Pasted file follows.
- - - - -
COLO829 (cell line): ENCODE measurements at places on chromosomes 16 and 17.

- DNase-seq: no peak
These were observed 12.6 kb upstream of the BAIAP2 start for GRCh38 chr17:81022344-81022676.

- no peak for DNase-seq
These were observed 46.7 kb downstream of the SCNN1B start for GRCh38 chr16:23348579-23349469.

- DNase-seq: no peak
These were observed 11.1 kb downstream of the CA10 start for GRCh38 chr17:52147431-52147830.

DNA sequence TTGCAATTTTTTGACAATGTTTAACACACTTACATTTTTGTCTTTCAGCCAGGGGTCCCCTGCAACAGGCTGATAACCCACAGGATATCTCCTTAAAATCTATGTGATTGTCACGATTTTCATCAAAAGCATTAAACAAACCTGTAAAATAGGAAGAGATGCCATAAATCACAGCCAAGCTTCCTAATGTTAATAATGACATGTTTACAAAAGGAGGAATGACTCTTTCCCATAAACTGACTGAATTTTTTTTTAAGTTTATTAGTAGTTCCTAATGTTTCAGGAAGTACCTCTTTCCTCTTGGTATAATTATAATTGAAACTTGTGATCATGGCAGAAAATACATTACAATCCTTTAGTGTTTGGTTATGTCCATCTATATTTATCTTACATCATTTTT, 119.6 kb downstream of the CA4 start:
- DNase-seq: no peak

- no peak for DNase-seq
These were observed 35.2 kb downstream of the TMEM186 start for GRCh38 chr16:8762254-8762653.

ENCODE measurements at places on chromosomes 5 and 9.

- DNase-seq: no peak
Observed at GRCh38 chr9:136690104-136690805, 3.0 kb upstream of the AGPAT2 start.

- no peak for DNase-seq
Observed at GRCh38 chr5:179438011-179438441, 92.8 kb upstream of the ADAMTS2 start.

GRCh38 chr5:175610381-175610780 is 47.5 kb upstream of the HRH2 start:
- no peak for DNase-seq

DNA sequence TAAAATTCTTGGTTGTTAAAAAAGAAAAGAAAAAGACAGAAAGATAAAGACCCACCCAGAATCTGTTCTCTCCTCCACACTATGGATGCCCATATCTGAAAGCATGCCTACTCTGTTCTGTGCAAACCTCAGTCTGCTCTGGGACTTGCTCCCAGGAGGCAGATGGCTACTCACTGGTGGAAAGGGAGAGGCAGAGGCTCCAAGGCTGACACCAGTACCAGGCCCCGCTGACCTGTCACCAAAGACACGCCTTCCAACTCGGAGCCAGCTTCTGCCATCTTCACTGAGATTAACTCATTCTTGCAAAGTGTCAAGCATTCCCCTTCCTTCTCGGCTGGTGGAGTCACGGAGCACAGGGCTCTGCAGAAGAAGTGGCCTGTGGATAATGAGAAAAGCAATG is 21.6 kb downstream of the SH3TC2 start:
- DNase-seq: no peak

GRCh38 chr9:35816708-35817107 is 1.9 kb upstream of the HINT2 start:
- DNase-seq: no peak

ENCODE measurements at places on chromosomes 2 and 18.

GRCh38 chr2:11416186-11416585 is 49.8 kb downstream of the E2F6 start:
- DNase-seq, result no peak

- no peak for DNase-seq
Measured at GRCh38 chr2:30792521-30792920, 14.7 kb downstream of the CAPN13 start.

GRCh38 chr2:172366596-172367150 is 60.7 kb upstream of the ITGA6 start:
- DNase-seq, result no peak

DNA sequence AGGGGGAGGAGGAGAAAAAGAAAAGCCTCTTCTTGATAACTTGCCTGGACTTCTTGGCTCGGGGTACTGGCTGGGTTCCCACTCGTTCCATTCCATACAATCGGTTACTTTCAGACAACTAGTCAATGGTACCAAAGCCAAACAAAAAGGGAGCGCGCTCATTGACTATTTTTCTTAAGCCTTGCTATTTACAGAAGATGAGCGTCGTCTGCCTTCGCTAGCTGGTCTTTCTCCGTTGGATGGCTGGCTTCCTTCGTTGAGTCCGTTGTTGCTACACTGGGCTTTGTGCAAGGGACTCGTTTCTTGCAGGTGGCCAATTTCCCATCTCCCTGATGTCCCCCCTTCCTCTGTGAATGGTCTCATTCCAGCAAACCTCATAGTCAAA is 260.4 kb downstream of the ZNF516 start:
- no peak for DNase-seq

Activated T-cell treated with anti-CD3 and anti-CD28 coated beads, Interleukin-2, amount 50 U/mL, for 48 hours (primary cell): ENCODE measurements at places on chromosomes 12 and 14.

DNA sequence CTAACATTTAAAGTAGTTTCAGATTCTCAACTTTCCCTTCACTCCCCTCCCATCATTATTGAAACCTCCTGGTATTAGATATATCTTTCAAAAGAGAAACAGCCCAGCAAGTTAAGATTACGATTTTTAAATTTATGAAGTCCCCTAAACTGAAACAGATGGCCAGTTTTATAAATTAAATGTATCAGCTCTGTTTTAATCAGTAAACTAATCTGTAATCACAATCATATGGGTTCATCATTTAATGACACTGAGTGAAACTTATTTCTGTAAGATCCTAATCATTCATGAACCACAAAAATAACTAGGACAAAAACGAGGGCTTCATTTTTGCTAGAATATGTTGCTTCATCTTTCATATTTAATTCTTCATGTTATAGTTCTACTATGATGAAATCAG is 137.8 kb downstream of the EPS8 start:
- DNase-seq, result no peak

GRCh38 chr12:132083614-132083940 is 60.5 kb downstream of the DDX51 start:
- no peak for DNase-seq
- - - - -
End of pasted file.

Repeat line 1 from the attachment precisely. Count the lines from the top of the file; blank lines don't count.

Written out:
COLO829 (cell line): ENCODE measurements at places on chromosomes 16 and 17.